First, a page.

The reason for this varied outcomes is the temperature distribution inside the mold. While the classical approach assumes a homogenous temperature, the real mold shows quite high temperature variations. Taking a closer look on the moveable half after the thermal steady state is reached reveals that just inside the cavity the difference is already bigger than 30 °C (Figure 4). The hot areas at the top of the cavity cause the one material to fast reach a curing degree of over 20 % at the flow front. With an Alpha Gel at 10 % the material cannot flow any longer in this state. Whereas for the second, more stable material the curing degree also rises, but not to the extent leading to an impaired filling behavior.

Figure 4: The moveable half shows temperature differences of more than 30 °C in the thermal steady state.

Figure 4: The moveable half shows temperature differences of more than 30 °C in the thermal steady state.

The temperature distribution inside the cavity does not only influence the filling but also the curing of the carry mesh. During the further evaluation it becomes apparent that the curing reaction is first started at the top of the cavity (Figure 5, left) and then moves from the outside to the center of the part (Figure 5, middle and right). To receive a smoother curing behavior and more balanced filling the molder could try changes for the power settings or a different assembly of the heating cartridges. Both options can be safely evaluated on the computer before making changes on the real mold.

 

Validation of the simulation

After the evaluation on the computer was done and when the production of “Ursula” started the congruence of the calculated results and reality was checked. For this purpose short shots (partial fillings) done during starting up the process should be compared to the simulated results during filling. As the carry mesh has a volume of 72 cm³ a short shot of every 10 cm³ was planned. These short shots were brought face to face with the corresponding results, when the same amount of material was inside the cavity.

Figure 5: Curing degree at 25.5 s, 29.5 s and 35.5 s (from left to right) of the curing phase.

Figure 5: Curing degree at 25.5 s, 29.5 s and 35.5 s (from left to right) of the curing phase.

Figure 6 shows the comparison for the short shots with 10 cm³, 40 cm³ and 60 cm³. Because of the slightly unsymmetrical filling, the results can be easily compared with the short shots, as the areas which are rushing ahead of others can be identified without problems. The pictures show that the simulation correlates closely with reality.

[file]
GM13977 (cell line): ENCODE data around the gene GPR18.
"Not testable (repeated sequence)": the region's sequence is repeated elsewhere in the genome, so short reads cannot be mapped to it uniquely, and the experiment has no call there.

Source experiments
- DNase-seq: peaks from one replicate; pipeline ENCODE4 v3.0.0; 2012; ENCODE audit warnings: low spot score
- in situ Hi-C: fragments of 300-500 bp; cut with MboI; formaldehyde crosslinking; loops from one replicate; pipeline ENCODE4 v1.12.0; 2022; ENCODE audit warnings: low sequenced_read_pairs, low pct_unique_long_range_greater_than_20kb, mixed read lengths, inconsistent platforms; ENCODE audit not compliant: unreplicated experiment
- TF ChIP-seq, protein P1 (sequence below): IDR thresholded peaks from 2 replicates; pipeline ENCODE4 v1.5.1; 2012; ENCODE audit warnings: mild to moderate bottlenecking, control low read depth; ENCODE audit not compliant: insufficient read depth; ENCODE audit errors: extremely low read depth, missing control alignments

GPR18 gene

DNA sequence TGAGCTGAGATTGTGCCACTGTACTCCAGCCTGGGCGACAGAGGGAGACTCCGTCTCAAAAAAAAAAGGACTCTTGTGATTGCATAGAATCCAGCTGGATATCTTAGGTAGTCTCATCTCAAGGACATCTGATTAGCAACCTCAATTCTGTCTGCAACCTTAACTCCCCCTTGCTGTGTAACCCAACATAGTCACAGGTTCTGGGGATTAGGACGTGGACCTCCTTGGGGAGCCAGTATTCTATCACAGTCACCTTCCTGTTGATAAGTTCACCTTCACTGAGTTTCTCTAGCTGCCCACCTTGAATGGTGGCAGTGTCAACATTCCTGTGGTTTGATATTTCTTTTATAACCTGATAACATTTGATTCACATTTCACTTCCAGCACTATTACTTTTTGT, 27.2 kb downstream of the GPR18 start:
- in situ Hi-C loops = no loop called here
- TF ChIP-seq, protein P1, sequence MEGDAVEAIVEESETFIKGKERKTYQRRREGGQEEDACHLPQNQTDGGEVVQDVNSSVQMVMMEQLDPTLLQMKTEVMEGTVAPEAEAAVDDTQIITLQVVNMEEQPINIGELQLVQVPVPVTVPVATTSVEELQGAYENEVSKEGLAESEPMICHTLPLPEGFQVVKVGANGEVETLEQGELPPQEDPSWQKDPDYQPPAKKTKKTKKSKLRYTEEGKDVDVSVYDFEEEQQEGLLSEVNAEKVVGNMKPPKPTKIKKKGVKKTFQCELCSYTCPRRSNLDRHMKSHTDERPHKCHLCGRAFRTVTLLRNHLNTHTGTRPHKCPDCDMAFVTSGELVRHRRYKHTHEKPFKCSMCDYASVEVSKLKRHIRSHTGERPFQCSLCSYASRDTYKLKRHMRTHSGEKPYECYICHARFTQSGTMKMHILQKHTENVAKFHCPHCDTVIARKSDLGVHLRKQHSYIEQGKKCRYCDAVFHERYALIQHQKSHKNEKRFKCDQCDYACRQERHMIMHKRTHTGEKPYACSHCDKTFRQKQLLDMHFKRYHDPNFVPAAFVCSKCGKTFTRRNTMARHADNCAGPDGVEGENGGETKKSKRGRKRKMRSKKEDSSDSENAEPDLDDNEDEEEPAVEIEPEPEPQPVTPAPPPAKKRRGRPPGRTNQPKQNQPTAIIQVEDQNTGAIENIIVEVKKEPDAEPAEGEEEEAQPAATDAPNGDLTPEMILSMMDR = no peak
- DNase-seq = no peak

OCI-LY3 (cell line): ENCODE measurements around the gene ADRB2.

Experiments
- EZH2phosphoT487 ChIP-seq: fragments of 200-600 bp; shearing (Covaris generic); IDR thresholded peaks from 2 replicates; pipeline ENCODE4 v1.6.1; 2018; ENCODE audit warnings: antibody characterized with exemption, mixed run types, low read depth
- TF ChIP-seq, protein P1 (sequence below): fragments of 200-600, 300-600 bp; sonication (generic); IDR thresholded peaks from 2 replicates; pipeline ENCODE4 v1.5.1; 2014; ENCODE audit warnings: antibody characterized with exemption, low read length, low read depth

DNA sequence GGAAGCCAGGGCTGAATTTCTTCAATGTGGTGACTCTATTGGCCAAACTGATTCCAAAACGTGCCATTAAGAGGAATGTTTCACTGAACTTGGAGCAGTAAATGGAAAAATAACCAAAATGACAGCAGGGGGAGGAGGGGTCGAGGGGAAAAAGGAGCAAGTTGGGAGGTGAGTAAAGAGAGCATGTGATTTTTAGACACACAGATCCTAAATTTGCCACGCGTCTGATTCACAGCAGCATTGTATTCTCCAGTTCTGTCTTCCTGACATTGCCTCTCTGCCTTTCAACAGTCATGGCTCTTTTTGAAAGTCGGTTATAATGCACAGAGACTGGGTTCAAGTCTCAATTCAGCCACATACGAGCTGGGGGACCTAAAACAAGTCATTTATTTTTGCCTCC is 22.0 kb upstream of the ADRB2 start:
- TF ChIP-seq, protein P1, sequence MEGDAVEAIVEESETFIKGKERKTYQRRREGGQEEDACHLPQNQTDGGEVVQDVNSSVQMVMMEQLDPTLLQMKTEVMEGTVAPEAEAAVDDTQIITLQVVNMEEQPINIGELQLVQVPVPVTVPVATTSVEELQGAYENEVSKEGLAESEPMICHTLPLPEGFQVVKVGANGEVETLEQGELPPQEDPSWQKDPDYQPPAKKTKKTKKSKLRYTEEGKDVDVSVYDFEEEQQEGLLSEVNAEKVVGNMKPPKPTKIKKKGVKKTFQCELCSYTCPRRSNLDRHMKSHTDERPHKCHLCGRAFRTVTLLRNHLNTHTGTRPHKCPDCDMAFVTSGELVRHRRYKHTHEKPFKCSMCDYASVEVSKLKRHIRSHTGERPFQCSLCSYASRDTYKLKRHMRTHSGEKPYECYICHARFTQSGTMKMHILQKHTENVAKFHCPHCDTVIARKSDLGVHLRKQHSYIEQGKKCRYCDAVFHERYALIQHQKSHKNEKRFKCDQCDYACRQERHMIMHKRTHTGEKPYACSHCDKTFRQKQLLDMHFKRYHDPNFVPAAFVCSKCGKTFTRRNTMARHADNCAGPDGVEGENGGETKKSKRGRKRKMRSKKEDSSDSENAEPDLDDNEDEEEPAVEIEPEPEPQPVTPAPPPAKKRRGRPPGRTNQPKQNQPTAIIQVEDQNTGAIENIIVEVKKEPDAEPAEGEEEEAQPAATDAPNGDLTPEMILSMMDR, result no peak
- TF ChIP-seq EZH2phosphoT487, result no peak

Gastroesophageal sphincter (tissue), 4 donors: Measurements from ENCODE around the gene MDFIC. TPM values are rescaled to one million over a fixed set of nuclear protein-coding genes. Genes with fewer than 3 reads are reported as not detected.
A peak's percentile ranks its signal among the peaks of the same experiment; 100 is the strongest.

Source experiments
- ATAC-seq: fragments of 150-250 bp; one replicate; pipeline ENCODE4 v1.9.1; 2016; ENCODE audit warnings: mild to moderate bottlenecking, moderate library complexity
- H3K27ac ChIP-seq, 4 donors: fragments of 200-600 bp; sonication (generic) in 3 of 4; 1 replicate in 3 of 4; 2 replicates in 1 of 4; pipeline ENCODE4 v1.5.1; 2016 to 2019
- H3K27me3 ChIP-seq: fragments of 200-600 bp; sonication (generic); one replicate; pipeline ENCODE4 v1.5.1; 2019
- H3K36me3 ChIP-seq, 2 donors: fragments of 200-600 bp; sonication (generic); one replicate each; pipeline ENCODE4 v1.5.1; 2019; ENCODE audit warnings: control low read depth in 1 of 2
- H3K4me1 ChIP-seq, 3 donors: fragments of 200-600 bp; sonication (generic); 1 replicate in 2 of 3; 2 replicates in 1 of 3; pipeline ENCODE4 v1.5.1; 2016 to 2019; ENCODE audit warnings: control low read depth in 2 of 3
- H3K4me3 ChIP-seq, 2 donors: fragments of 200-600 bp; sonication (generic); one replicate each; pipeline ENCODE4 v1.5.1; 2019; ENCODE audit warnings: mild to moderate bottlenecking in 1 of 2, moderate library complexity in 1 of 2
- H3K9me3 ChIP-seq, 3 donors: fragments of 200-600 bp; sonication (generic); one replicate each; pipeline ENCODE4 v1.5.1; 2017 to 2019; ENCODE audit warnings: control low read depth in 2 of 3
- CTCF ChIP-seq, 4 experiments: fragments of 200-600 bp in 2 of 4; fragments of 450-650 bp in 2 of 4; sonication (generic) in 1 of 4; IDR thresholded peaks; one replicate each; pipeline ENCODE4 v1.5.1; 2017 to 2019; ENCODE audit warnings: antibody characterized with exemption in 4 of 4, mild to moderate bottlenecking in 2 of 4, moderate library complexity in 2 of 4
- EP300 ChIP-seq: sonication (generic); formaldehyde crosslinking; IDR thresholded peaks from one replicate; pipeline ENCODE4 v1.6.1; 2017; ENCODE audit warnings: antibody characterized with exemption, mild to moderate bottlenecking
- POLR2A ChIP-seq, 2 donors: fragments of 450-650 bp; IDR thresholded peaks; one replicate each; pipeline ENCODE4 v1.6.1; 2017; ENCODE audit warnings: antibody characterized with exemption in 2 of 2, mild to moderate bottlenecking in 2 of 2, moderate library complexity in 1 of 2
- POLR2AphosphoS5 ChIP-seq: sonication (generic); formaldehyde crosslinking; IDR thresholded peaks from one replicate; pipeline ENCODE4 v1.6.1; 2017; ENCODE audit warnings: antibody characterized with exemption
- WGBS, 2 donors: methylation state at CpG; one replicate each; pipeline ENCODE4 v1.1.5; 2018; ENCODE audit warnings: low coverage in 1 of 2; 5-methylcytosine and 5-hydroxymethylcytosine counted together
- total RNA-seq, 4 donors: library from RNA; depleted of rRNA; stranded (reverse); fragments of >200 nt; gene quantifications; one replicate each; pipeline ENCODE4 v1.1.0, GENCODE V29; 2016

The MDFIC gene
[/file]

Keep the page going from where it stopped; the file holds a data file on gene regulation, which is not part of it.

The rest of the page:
Figure 6: Comparison of short shots and simulation at 10 cm³, 40 cm³ and 60 cm³ (top to bottom).

Figure 6: Comparison of short shots and simulation at 10 cm³, 40 cm³ and 60 cm³ (top to bottom).

This validation proves the reliability of the Virtual Molding approach and shows it is a valuable tool for LSR molders to make sure their processes are not only delivering a good part quality, but also that they have a stable process in an optimal process window. With this knowledge they not only increase profitability and energy efficiency, but also become more confident to virtually test new ideas, as the outcome is known much faster and the trial is less risky.

 

Silicone in detail – Versality and Reliability

The consistency and processability of Silopren LSR 2670 was presented via a designer article application from CVA Silicone at Fakuma. The demonstration was conducted on an electrical e-mac 100 injection molding machine with integrated e-pic handling supplied by Engel. The new servo-electric e-Flow 20 dosing pump of 2KM has the option to regulate the mixed material pressure. The intricate geometry of the part with a volume exceeding 70 cm³ needs highly precise flow and cure properties of the material to ensure a stabile injection molding process. This process has demonstrated that Momentive’s Silopren LSR can be used for even most complex manufacturing challenges. The molded part, dubbed Ursula as a tribute to the James Bond girl, is a protective carrier for bottles and has received an award at the Biennale du Design Français.

To address software needs for precise material data in addition to the mold/coldrunner geometry and machine settings, Momentive has started to systematically populate the Sigmasoft data-base with a variety of standard and specialty LSRs. These data-base additions will be available with the next major update in November 2015. “We are excited to demonstrate our LSR’s processing reliability not only in reality but also virtually for the first time on the exact same part,” said Oliver Franssen, Elastomers Global Marketing Director. “The demonstrations at Fakuma highlight Momentive’s technology based approach along with our broad industry network and robust LSR product capabilities.“

 

Sigma Engineering gives thanks to Momentive Performance Materials, USA, and CVA Silicone, France, for the close cooperation in this project and for the support with process information and material data.

 

About the author

Vanessa Schwittay

Marketing Manager & Engineering
Sigma Engineering
AachenMarketing Manager & Engineering
Sigma Engineering
Aachen